A new version of Adolf Hitler’s Mein Kampf will be published in Germany next month for the first time in 70 years.
The edition will include 3,500 academic notes to challenge his anti-semitic rantings.
The book, which translates as "My Struggle", was first written in 1924 while Hitler was in prison for a failed coup against the new German Republic.
It is widely regarded as the future dictator's political manifesto in which he details his hatred for Jewish and Slavic people and his plan to expand Germany to the east.
The book formed the blueprint for the genocidal regime which followed after the Nazis came to power in 1933.
A team of four academics from the Institute for Contemporary History in Munich has spent three years to producing the 1,948 page edition.
A 70-year-old copyright owned by the state of Bavaria - which has banned the book over fears of exploitation by far-right and neo-Nazi groups - will expire next month and anyone will be able to reproduce it.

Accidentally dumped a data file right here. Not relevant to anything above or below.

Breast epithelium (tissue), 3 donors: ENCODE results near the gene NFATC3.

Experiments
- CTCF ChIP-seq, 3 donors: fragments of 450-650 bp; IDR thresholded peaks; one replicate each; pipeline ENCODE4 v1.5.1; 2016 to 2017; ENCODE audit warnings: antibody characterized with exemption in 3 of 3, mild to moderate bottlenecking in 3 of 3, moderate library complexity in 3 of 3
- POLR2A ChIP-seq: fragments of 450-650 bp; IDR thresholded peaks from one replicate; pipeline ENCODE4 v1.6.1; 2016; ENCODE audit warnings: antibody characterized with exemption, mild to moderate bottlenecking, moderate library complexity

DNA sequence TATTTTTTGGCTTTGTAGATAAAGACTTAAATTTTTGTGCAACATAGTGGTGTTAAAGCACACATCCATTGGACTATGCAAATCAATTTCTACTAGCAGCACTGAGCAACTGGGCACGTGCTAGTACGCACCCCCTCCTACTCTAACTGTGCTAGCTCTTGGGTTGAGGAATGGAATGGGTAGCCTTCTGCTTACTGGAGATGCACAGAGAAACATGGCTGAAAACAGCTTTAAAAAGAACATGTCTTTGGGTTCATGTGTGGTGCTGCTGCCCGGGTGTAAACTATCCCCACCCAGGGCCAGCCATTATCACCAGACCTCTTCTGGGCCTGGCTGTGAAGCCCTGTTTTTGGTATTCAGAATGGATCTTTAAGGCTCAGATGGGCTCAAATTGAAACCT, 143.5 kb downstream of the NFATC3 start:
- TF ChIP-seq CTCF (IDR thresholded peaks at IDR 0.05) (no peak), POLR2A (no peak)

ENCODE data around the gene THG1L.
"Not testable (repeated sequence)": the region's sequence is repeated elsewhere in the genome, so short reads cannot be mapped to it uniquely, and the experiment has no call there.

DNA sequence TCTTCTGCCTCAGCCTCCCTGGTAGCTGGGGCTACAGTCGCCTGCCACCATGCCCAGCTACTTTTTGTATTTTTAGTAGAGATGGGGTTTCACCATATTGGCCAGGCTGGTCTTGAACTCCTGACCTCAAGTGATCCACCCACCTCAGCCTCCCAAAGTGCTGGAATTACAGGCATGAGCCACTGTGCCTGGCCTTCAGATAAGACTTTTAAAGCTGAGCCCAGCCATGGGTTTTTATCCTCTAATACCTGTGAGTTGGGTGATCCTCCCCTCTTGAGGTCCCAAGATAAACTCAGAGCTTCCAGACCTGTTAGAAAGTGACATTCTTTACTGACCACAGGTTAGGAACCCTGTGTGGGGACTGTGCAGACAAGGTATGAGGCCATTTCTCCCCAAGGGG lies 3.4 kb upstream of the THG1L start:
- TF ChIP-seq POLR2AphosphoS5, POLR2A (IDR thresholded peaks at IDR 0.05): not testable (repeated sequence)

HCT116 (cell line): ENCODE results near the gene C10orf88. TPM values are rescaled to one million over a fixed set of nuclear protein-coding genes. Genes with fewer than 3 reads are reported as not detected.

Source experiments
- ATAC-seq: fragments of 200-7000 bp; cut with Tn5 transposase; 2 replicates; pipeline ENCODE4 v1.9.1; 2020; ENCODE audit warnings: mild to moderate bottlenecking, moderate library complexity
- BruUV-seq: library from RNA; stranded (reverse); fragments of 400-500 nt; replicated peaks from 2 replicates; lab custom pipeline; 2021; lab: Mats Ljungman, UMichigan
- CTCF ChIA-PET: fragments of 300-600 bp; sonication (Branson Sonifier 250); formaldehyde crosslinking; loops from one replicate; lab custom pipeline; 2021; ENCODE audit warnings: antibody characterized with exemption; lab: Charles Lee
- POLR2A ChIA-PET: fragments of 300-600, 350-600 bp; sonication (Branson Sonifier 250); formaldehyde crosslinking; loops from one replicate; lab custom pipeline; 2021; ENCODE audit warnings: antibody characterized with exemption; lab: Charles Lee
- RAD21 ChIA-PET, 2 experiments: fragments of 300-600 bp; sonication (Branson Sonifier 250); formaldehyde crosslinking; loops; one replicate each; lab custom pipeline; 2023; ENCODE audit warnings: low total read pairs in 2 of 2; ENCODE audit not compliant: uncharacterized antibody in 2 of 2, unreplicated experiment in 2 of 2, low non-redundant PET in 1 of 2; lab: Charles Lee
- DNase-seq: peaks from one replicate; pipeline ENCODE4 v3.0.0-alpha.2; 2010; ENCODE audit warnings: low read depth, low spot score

Dr Christian Hartmann, who lead the team of academics, said if anyone could reproduce Hitler’s words it was better to have a scholarly version which refuted his lies.
He told the Times: “It was important to us to reach many people so we have tried to create a very reader friendly edition.
“We firmly connect Hitler’s text with our comments, so that both are always on the same double page. I could describe it in martial terms as a battle of annihilation — we are encircling Hitler with our annotations.
“Our principle was that there should be no page with Hitler’s text without critical annotations. Hitler is being interrupted, he is being criticised, he is being refuted if necessary.”
But Jewish leaders remain unconvinced.
Levi Salomon, spokesman for the Berlin-based Jewish Forum for Democracy and Against Anti-Semitism said in February: “I am absolutely against the publication of ‘Mein Kampf,’ even with annotations. Can you annotate the Devil? Can you annotate a person like Hitler?
“This book is outside of human logic.”